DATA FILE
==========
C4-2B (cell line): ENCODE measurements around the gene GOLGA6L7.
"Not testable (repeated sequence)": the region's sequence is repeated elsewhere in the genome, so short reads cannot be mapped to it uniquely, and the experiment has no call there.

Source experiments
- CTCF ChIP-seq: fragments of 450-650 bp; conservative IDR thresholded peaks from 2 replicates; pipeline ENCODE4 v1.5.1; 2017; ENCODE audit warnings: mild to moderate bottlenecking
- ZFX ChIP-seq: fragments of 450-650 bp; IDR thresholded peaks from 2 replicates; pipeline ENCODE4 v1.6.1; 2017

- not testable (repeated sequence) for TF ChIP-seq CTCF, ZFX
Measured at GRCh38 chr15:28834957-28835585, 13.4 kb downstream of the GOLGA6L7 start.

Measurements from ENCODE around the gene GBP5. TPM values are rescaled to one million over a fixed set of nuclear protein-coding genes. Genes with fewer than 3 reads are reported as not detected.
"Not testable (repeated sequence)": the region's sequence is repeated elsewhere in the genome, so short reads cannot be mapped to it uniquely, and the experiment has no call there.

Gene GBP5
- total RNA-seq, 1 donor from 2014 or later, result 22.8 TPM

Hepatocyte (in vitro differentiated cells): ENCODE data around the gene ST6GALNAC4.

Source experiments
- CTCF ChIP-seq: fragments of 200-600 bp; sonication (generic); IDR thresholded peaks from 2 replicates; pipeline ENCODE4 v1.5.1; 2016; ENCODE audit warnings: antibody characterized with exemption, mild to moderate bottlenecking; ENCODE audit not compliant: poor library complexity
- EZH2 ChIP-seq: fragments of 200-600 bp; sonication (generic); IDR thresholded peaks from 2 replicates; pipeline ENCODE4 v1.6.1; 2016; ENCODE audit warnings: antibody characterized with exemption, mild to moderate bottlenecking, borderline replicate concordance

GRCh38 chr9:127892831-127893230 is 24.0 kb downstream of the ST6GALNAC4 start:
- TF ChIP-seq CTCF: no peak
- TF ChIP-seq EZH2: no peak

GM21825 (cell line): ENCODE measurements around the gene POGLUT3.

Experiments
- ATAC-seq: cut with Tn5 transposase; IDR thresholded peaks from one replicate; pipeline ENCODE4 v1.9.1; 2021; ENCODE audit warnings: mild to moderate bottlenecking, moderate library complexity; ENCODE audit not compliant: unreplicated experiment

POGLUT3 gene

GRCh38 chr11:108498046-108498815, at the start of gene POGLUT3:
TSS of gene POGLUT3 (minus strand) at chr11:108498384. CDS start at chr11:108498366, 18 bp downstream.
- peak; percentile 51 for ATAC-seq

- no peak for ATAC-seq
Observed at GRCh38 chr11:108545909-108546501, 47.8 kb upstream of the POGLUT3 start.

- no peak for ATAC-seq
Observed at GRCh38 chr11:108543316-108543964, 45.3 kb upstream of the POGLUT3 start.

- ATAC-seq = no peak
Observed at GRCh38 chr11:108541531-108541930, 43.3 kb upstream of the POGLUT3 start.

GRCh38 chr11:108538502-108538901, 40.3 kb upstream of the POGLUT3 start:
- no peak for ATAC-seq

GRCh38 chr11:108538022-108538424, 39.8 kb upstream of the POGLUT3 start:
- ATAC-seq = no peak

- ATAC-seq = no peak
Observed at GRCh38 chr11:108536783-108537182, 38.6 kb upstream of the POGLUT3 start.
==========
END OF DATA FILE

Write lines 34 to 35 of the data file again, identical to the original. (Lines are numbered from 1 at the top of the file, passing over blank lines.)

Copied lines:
GRCh38 chr11:108538022-108538424, 39.8 kb upstream of the POGLUT3 start:
- ATAC-seq = no peak